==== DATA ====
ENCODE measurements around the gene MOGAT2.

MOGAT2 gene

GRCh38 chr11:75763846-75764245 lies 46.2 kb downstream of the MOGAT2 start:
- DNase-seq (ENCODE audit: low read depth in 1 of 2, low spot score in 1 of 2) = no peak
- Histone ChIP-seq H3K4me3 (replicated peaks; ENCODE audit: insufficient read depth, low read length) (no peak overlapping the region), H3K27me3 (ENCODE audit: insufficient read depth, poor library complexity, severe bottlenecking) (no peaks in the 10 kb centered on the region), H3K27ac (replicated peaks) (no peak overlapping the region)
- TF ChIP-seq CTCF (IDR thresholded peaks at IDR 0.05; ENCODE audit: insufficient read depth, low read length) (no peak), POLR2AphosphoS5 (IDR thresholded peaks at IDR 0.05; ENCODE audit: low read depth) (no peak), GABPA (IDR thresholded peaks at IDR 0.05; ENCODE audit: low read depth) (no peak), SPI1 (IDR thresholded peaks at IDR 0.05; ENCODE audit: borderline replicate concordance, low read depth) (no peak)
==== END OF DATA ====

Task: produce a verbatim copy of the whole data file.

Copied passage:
ENCODE measurements around the gene MOGAT2.

MOGAT2 gene

GRCh38 chr11:75763846-75764245 lies 46.2 kb downstream of the MOGAT2 start:
- DNase-seq (ENCODE audit: low read depth in 1 of 2, low spot score in 1 of 2) = no peak
- Histone ChIP-seq H3K4me3 (replicated peaks; ENCODE audit: insufficient read depth, low read length) (no peak overlapping the region), H3K27me3 (ENCODE audit: insufficient read depth, poor library complexity, severe bottlenecking) (no peaks in the 10 kb centered on the region), H3K27ac (replicated peaks) (no peak overlapping the region)
- TF ChIP-seq CTCF (IDR thresholded peaks at IDR 0.05; ENCODE audit: insufficient read depth, low read length) (no peak), POLR2AphosphoS5 (IDR thresholded peaks at IDR 0.05; ENCODE audit: low read depth) (no peak), GABPA (IDR thresholded peaks at IDR 0.05; ENCODE audit: low read depth) (no peak), SPI1 (IDR thresholded peaks at IDR 0.05; ENCODE audit: borderline replicate concordance, low read depth) (no peak)